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Home Office in the media

Home Office in the media: Friday 13 September

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Home Office in the media

Today's Home Office media stories include coverage on the EU Settlement Scheme, domestic abuse and migrants crossing the Channel.

EU Settlement Scheme

The Independent, the Times, Sun and Today programme all reported on the EU Settlement Scheme (EUSS) figures released yesterday.

The Sun reports that more than a third of the EU nationals living in Britain have been given leave to stay post-Brexit, with just one turned down over their criminal past. The article reports that Home Office figures revealed 1.15 million people had been approved under the EU Settled Status scheme. The Times notes that applications from EU citizens to stay permanently in the UK rose to 300,000 last month.

The Independent reports that a leaked draft resolution seen by the paper shows that the EU legislature is preparing to express its “grave concern” at the approach of the EUSS.

A Government spokesperson said:

The Government has made an unequivocal guarantee to EU citizens living in the UK.

The EU Settlement Scheme is performing well and provides a simple way for EU citizens to guarantee their rights – over 1.1 million people have been granted an immigration status that is secured in UK law.

We want the EU and Member States to match the UK’s unequivocal guarantee to provide greater certainty to UK nationals living in the EU.

Domestic abuse

The Prime Minister has confirmed that the Government will resurrect proposed legislation on domestic abuse, the Times and Sun report. The papers report that the Prime Minister pledged on Twitter to include the Domestic Abuse Bill in the Queen’s Speech.

Separately, the Today programme and BBC Breakfast covered domestic violence killings. The coverage suggested that the Government has promised to re-introduce proposals to tackle the problem when Parliament resumes. It added that the Government is expected to announce the Domestic Abuse Commissioner next week.

Victoria Atkins, Minister for Safeguarding and Vulnerability, said:

These tragic cases are a stark reminder of the devastating impact of domestic abuse and we are determined to do more to protect victims and bring more perpetrators to justice.

Through Clare’s Law we have already empowered people to learn if their partner has a violent past and in the Queen’s Speech we will confirm that we will be reintroducing the Domestic Abuse Bill in the next session.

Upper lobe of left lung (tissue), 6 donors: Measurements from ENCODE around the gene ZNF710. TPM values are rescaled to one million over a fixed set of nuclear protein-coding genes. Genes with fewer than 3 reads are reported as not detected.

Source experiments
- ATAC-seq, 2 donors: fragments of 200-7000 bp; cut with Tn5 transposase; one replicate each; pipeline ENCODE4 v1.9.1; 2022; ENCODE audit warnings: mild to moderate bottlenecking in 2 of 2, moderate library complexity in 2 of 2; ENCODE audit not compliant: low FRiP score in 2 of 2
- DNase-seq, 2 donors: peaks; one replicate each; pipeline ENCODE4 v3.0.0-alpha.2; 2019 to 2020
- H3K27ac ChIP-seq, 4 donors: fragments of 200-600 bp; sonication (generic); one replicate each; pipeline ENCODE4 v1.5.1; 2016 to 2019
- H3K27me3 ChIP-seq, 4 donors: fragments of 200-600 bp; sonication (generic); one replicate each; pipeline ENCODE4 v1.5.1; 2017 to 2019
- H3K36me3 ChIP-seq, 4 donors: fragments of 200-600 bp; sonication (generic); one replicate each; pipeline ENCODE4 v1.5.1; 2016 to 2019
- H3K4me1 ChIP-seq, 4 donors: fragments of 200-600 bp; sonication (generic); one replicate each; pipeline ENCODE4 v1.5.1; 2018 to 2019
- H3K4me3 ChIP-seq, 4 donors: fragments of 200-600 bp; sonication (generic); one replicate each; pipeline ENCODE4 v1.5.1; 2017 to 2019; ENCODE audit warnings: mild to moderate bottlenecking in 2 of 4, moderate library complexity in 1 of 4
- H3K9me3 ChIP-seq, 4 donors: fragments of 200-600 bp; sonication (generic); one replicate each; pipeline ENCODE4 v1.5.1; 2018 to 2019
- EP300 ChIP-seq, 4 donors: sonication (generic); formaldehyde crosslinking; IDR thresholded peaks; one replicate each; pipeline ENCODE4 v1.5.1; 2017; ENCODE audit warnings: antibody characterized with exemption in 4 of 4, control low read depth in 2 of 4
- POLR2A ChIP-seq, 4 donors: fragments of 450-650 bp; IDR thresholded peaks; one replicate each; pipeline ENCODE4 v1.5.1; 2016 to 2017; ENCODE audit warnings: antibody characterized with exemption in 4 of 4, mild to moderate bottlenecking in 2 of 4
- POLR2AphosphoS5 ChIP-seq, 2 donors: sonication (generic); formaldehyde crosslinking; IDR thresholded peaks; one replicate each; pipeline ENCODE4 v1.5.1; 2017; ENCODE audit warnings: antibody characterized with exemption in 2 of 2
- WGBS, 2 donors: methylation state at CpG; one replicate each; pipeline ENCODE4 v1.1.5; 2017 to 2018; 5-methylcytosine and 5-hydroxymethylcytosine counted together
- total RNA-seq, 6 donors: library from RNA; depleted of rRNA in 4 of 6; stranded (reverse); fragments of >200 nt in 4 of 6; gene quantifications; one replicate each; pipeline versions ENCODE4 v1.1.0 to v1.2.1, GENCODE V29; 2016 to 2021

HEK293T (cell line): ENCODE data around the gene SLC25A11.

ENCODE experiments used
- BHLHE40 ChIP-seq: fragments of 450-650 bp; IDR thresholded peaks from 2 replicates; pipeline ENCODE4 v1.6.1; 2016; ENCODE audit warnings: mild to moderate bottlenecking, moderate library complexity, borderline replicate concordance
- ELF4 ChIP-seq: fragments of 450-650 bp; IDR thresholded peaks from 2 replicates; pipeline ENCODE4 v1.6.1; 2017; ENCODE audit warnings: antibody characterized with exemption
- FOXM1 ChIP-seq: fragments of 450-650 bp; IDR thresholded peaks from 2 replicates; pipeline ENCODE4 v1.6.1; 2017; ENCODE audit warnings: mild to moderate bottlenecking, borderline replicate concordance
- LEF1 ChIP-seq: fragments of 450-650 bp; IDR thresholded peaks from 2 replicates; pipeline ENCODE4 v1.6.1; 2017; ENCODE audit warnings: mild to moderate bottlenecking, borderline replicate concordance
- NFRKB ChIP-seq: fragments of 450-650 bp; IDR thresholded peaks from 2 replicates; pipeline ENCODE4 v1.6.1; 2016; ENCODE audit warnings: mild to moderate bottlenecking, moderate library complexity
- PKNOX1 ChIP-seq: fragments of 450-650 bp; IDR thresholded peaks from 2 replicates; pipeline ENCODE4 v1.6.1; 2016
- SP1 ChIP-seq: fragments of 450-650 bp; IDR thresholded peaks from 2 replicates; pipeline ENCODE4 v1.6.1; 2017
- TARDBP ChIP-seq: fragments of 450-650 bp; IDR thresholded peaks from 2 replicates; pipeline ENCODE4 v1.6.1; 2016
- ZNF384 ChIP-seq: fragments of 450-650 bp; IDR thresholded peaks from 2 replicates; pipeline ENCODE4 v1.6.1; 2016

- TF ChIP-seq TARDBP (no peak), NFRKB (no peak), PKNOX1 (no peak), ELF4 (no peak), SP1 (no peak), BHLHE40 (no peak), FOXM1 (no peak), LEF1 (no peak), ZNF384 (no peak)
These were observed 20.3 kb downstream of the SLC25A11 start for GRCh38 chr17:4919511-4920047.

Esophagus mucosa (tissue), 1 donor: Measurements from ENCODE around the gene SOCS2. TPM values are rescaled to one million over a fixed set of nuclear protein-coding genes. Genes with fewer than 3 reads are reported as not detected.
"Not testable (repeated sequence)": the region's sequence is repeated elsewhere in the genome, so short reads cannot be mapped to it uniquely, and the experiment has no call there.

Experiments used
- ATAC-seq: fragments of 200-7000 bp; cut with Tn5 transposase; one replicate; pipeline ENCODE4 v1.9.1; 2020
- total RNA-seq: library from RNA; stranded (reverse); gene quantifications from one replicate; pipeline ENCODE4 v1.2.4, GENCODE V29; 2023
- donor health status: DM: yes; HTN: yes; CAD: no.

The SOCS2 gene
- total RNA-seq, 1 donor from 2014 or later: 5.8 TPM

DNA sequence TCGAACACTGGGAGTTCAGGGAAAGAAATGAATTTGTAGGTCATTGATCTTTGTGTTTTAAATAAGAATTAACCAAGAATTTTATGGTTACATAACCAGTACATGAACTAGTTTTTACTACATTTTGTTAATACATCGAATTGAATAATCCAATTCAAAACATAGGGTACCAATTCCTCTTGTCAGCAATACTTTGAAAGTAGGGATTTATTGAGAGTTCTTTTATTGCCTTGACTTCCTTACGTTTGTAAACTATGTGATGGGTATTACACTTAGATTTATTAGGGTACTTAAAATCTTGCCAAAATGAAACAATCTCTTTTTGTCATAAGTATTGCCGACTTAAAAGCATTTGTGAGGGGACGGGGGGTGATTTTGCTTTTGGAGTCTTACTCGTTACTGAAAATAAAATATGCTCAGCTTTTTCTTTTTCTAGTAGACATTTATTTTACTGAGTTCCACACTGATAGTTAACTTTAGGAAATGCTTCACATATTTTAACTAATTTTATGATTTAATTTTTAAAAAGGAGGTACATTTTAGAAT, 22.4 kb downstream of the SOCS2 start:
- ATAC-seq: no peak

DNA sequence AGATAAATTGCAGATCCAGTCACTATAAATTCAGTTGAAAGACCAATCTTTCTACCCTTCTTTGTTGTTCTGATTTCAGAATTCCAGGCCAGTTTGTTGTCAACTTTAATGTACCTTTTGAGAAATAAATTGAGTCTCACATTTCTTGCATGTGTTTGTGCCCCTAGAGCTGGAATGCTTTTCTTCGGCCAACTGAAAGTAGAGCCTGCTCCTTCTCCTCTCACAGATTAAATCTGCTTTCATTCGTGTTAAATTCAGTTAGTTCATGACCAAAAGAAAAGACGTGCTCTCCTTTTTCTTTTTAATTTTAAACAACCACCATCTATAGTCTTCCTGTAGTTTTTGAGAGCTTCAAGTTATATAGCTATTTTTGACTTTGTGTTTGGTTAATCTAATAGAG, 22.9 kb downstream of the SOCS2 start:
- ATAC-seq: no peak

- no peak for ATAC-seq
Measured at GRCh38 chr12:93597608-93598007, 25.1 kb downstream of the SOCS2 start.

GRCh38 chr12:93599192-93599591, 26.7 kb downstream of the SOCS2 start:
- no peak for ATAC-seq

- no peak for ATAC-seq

We are also taking action to restore public confidence in the justice system by recruiting 20,000 more police officers and reviewing sentencing to make sure violent offenders are properly punished.

Migrants crossing the Channel

The Mail, Mirror, Sun and Metro all report that migrants have vowed to keep trying to reach Britain despite French plans to demolish their camps.

The Mail reports that yesterday saw the destruction of a settlement holding up to 400 migrants near the port of Calais. It adds that the other main camp on the French coast – in the Grande-Synthe suburb of Dunkirk – is also at risk of imminent closure. The Mail reports that local officials have said migrants are now anxious to cross the Channel as soon as possible, with Brexit and winter approaching.

The Metro reports that migrants pay up to 2,000 euros for individual crossings and up to 6,000 euros for a family.

A Home Office spokesperson said:

It’s an established principle that those in need of protection should claim asylum in the first safe country they reach.

Crossing the Channel in a small boat is a huge risk. People choosing to make the journey are putting their lives, and the lives of their children, in serious danger.

We are working closely at all levels with the French authorities to tackle this dangerous and illegal activity. Last month the Home Secretary and her French counterpart agreed to intensify joint action to tackle small boat crossings in the Channel. This includes drawing up an enhanced action plan to deploy more resources along the French coast to intercept and stop crossings.

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